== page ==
The Companies and Intellectual Property Commission (CIPC) has introduced a new requirement for all South African companies to declare their compliance with specific sections of the Companies Act 2008 (Act) by completing and submitting a compliance checklist online.
By Madelein Burger, Elodie Maume, Cindy Leibowitz, Marina Hodgkinson at Webber Wentzel
The new requirement came into force on 1 January 2020 and requires companies to submit their compliance checklist before they can file their annual returns.
What is the purpose of the compliance checklist?
Whilst it is a requirement of the Act that companies file an annual return in the prescribed form within the prescribed period, neither the Act nor the regulations to the Act require companies to file a compliance checklist. This new requirement has been set by the CIPC. Companies have questioned the purpose of the compliance checklist and are concerned that compliance will be burdensome.
The stated purpose of the compliance checklist, according to the CIPC, is to ensure compliance with the mandatory requirements of the Act. The CIPC also states that the compliance checklist will serve as an educational tool for directors and company secretaries, in guiding them with regards to their responsibilities in terms of the Companies Act.
The checklist contains a list of 24 questions which a company is required to answer by “yes”, “no” or “not applicable”. A company is required to consider each question in relation to its business activities during the preceding calendar year. The list of questions can be found here. The questions do not provide any detail about the relevant sections of the Act and merely state the number of the sections. In addition, companies are not afforded the opportunity to provide commentary or an explanation for their answers. This would arguably hinder a company from answering a question in the negative. It is also unclear how the CIPC will assess answers from companies without the provision of any background information.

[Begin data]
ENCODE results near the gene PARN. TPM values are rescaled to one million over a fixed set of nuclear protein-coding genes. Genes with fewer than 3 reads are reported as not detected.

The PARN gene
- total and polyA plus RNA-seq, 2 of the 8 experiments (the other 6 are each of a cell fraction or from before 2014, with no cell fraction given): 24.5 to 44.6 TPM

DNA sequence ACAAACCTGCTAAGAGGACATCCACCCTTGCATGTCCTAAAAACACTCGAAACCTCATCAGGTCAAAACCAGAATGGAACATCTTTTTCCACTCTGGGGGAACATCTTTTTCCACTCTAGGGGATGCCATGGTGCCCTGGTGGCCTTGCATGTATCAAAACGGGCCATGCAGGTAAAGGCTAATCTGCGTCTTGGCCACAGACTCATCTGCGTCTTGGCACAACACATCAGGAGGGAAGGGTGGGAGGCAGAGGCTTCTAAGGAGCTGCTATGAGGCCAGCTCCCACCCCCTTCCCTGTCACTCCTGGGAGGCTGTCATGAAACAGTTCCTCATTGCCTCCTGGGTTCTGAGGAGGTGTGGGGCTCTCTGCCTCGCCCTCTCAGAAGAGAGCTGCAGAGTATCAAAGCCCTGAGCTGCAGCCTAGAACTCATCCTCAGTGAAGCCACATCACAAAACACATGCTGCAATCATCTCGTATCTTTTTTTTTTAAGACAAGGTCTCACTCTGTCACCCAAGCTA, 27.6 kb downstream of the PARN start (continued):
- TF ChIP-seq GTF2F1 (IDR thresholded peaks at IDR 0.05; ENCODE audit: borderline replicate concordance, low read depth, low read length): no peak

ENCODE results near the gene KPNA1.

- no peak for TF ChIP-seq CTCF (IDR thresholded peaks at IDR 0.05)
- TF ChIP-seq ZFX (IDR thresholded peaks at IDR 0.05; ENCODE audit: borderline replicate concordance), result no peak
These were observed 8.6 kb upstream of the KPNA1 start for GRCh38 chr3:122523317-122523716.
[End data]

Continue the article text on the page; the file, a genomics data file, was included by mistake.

The usefulness of the checklist in its current format for purposes of monitoring compliance with the Act is questionable.
Who will need to complete a compliance checklist and by when does it need to be submitted to the CIPC?
The new requirement will apply to all personal liability, private, public, state-owned and non-profit companies. Companies will be required to complete and submit their compliance checklist before they can file their annual returns. Companies will therefore need to check when their annual return is due and put processes in place to make sure that their compliance checklist is submitted before this date.
The timing for filing of the compliance checklist gives rise to some practical challenges. Annual returns must be filed within 30 business days after the anniversary date of the company’s date of incorporation, together with a copy of the company’s annual financial statements or financial accountability statements, as the case may be. The financial statements submitted with the annual return normally represent the financial position of the previous financial year (as a company’s financial year-end does not necessarily coincide with the date of filing of its annual return). This could lead to a mismatch in financial and compliance reporting periods and requires clarification from the CIPC.